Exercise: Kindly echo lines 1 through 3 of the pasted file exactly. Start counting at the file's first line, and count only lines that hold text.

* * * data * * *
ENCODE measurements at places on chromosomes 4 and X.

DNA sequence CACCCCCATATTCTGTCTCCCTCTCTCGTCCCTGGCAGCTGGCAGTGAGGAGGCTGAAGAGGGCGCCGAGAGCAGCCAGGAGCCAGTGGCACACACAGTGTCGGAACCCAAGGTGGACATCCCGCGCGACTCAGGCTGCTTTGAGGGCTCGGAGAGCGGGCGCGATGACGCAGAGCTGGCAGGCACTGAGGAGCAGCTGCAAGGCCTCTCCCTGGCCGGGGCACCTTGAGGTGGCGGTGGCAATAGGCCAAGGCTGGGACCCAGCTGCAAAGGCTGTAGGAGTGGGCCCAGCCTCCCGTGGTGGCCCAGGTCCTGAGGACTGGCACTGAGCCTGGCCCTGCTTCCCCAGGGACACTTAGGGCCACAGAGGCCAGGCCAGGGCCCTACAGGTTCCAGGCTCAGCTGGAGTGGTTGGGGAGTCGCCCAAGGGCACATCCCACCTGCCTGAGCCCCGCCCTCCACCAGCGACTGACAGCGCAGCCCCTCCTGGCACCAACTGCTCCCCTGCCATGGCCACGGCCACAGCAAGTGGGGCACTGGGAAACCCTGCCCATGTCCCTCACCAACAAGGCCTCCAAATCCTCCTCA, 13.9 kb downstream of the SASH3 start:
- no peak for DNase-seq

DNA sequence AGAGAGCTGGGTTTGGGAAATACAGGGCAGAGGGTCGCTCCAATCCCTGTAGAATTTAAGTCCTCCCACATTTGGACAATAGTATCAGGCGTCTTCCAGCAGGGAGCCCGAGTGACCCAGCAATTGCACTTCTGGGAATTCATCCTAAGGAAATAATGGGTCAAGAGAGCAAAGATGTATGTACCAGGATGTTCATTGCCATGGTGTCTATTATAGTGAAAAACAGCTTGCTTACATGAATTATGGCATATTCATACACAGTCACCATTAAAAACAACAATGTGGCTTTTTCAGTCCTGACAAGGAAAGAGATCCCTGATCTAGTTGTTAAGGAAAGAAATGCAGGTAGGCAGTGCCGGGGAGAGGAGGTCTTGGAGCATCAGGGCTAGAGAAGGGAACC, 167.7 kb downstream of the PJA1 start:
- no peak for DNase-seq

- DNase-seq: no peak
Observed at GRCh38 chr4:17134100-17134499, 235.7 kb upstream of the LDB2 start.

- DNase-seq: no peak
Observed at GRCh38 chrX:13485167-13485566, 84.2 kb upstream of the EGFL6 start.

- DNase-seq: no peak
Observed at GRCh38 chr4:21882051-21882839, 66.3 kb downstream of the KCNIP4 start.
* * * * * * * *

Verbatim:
ENCODE measurements at places on chromosomes 4 and X.

DNA sequence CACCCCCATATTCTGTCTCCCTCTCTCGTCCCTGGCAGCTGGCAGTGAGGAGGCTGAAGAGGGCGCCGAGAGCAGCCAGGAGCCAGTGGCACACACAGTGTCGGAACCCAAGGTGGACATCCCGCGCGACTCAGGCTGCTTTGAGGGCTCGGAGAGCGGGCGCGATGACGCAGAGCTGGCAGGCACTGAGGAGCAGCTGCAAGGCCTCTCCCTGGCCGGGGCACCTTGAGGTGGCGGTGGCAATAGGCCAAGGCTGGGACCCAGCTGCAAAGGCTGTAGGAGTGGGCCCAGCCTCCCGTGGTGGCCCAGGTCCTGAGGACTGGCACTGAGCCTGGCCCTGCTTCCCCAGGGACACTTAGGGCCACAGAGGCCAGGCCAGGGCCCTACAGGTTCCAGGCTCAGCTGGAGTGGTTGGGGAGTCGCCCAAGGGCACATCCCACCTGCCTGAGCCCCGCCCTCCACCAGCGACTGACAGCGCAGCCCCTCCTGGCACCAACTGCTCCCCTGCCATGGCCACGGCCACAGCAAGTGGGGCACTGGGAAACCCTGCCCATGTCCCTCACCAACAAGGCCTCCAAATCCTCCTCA, 13.9 kb downstream of the SASH3 start:
- no peak for DNase-seq